In English, many things are named after a particular country – but have you ever wondered what those things are called in those countries?
1Technologymuela femininepiedra de afilar feminineback to the grindstone! — ¡de vuelta al yugo!
- He is seen sharpening a weapon on an old-fashioned grindstone.
- Men occasionally damaged axes, meaning a visit to a nearby grindstone to hone a nick from the edge.
- We also took turns at turning the crank of the grindstone when scythes needed to be sharpened.
- This can be done by rubbing away surplus metal with a grindstone, whetstone, oilstone, steel, ceramic rod, leather strop or the palm of your hand.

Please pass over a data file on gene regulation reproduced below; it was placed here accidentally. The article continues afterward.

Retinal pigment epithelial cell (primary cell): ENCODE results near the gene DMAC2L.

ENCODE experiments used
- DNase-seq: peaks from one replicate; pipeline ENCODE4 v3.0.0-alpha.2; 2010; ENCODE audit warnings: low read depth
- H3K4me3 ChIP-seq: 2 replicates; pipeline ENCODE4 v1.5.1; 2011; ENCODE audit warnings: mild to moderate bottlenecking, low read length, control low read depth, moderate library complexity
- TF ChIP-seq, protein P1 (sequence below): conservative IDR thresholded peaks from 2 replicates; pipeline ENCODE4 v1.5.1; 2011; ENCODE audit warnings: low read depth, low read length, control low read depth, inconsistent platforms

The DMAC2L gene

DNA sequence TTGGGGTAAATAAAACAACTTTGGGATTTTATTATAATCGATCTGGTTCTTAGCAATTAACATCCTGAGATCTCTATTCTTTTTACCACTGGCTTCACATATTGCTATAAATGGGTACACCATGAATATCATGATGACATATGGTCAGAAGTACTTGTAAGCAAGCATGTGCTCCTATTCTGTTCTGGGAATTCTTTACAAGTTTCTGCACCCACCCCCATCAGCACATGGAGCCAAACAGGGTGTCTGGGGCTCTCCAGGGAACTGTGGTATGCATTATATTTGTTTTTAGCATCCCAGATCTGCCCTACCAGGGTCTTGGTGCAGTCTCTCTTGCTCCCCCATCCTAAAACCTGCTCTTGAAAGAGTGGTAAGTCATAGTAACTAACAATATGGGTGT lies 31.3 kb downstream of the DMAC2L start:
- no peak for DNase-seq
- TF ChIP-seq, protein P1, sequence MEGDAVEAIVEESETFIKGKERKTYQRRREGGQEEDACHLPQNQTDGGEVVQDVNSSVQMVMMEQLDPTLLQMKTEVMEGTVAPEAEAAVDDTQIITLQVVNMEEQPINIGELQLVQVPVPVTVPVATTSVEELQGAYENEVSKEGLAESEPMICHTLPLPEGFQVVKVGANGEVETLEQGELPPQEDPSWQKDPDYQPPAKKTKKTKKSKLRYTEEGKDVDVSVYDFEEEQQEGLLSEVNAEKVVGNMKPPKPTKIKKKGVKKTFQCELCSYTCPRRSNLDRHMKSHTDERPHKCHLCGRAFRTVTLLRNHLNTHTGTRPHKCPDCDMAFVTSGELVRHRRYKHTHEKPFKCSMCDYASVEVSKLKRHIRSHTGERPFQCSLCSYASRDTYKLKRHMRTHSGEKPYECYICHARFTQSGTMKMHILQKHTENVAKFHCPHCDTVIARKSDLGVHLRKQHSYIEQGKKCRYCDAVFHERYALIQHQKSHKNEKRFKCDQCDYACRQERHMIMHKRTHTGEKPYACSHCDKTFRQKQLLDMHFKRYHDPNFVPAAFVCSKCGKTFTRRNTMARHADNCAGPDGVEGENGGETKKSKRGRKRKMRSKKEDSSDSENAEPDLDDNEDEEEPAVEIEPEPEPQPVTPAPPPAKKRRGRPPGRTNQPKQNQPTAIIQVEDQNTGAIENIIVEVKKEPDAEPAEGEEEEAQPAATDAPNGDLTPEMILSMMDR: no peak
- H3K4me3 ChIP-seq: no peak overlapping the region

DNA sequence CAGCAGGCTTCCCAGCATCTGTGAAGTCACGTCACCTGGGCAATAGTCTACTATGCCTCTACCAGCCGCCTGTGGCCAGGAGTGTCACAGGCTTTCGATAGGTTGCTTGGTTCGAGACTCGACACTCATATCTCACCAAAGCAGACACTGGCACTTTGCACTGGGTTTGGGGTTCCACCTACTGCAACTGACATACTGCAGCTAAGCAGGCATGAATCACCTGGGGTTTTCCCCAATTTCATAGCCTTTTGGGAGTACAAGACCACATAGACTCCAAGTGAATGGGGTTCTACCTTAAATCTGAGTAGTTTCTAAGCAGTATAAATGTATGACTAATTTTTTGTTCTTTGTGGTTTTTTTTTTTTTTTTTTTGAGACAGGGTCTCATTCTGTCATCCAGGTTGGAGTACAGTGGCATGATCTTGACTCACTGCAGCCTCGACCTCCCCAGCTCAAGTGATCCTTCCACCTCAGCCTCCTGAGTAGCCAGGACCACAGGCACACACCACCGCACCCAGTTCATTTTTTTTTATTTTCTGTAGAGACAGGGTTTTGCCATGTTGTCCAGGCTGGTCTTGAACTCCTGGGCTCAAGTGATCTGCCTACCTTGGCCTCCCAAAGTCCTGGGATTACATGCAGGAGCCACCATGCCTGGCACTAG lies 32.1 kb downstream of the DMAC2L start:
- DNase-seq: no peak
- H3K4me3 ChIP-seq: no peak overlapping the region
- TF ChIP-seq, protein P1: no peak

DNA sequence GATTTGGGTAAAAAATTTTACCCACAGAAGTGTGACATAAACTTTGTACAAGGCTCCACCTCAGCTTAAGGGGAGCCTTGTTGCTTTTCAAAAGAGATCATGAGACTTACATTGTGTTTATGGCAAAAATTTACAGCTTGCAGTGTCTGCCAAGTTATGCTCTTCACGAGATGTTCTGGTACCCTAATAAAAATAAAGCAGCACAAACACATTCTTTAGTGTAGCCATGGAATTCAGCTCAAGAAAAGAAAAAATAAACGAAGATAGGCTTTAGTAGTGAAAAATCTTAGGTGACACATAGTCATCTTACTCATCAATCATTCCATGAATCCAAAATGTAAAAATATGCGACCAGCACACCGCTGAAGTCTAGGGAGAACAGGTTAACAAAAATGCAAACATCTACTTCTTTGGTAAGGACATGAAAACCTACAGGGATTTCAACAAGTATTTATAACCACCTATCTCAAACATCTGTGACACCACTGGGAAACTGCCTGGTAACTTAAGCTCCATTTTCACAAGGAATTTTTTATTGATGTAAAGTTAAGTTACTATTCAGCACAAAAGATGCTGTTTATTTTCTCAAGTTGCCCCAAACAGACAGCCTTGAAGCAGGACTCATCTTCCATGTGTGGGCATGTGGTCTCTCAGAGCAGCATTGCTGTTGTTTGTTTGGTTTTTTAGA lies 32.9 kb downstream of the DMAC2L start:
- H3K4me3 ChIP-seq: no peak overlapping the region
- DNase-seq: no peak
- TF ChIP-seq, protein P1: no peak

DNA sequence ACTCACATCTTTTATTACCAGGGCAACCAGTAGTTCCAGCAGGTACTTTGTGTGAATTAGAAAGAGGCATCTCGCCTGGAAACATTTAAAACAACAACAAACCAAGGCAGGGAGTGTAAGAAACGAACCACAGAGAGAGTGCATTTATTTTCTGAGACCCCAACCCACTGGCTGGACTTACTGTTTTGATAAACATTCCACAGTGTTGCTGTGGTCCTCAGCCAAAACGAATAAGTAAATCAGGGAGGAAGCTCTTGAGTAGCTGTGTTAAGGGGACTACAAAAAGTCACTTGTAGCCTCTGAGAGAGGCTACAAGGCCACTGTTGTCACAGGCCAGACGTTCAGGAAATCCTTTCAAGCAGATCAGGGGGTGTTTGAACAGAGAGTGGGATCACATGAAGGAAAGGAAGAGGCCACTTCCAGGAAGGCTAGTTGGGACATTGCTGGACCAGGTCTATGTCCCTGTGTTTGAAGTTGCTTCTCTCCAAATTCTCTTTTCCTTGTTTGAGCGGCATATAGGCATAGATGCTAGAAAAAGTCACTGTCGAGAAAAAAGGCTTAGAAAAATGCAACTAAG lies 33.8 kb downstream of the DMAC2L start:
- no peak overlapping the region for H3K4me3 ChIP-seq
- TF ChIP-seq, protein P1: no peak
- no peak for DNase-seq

- We're ready, the blades are being honed on the grindstones.
2(millstone)muela femininepiedra de molino femininerueda de molino feminine
- The grinding of the grain was done with a grindstone called a Rotary Quern, or a Hand Quern (a small stone on top of a larger stone with the grain in between) if you were poorer.
- The most important possessions of the miller were his pairs of grindstones, which were incredibly expensive.
- I looked in at the mill, saw the wear on the grindstone, awoke the morning next and - strangely - ordered that another be cut from my quarries up north.
- His master, Monsieur Vanderdendur, cut off his hand when his finger got caught in the grindstone in a sugar mill.
- Inside, huge grindstones are crushing wheat into flour once again, after an interruption of a century or so.
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